Saturday, January 18, 2020

An estimated 6,000 tons of “space junk” orbits Earth each day

At the United Nations Geneva Meeting in 2019, the President and Co-Founder of BlockchainArmy, Erol User, urged all institutions, governments, as well as private sector corporations to join in the initiative called S.O.S, short for Save Our Space. The initiative is an effort to organize a space waste management system.

In his speech at the meeting in Switzerland, Dec. 14, Erol User said that now is the time for everyone to begin cooperating "to guarantee economically vital spaceflight" to facilitate innovative service offerings for the citizens along with future space developments. Continuing further, he stated that we need to keep up the dream of future exploration while also combining continual technological development and environmental awareness.

Not much needs to be said when it comes to how attracted humans have been towards space since the beginning of time. It has always been a very exciting element and has attracted several explorations through spacecraft, rockets, satellites, etc. The intentional or accidental explosion of space objects, flecks of paint from space objects, residual elements from space missions, etc., all end up floating at very high speed (some 18,000 miles per hour) in an orbit that surrounds our earth called "Low Earth Orbit" or LEO. For instance, the deliberate destruction of the Chinese Fengyun-1C spacecraft in 2007 and the accidental collision of an American and a Russian spacecraft in 2009 are two of the main reasons why LEO is turning into a space garbage orbit. These two incidents have dominated LEO's space debris levels by approximately 70 percent.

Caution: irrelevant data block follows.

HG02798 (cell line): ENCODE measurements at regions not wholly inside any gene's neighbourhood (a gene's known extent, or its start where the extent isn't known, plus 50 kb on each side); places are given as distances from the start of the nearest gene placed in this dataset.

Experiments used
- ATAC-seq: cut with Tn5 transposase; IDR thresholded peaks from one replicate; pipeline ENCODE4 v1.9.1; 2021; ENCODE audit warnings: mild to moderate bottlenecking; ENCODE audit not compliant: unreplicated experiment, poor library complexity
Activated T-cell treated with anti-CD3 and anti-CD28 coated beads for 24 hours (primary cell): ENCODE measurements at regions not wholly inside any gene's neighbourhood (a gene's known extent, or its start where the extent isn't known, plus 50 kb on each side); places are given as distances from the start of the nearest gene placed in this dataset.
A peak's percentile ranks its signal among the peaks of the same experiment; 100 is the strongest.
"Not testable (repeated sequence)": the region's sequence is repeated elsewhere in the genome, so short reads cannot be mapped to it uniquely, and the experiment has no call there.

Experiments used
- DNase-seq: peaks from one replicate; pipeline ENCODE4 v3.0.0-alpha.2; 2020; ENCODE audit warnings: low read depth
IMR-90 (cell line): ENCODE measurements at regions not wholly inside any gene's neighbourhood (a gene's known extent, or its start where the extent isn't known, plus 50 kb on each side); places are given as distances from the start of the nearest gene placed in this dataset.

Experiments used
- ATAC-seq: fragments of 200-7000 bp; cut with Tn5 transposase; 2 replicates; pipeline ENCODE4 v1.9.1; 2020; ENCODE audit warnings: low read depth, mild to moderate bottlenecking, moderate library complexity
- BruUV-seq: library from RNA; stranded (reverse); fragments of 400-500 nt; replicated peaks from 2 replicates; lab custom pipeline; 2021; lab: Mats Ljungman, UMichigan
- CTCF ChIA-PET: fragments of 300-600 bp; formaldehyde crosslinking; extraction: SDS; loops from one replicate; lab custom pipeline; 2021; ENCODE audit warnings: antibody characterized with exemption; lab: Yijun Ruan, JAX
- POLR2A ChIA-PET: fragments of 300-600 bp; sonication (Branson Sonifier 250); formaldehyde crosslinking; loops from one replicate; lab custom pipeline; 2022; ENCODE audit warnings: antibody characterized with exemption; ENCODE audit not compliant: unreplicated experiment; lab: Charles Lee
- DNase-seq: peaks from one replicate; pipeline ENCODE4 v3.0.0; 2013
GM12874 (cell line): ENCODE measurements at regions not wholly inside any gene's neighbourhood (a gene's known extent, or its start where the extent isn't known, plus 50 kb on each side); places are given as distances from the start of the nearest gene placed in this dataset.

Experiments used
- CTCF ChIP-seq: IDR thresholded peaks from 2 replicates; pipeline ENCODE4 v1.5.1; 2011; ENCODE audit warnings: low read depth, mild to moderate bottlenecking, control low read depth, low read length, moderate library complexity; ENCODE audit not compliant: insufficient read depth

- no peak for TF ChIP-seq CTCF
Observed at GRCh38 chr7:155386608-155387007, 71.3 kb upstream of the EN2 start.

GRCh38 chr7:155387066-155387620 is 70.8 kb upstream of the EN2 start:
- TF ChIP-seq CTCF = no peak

Over the years, these leftover space objects have contributed to space junk or space debris. Space debris is a growing issue for humankind today, which can have its claws dug deep into the future generations.

Space debris is environmentally bad as we are leaving unnatural objects in space. Eventually, the satellites will need to come down into the earth's atmosphere, which poses a high possibility of them burning into flames. A much worse scenario is dealing with the leftover fuel in those satellites leading them to explode in earth's atmosphere.

For simple purposes such as communication and weather reports, manmade satellites are orbiting earth in geostationary orbit, which is 35,000 kilometers above the planet. These satellites are usually blasted into a "graveyard orbit” when they reach the end of their service life, which is around 36,000 km above earth. In the past, the blasting episodes were less and manageable, but with growing technology, space pollution is only becoming a burdening issue. Researchers from Australia are currently monitoring approximately 29,000 pieces of space junk.

One company looking into the space debris problem is Electro Optic Systems of Australia. The company's Chief Executive and Technical Director Professor Craig Smith is trying to come up with a "high-powered, high-precision laser," according to reports. This laser is under developed at the Space Environment Research Centre. The ambition is to push space junk out of the way and prevent collisions with other satellites. Another use of the laser is to destroy space junk eventually. The laser is expected to be fully functional in three years.

It is a serious issue. We have oceans and rivers, and we pollute them until they become almost unusable. We have done exactly the same with space. We have left junk everywhere,” Smith said. An approximation from NASA says there is 6,000 tons of space debris orbiting in the LEO.

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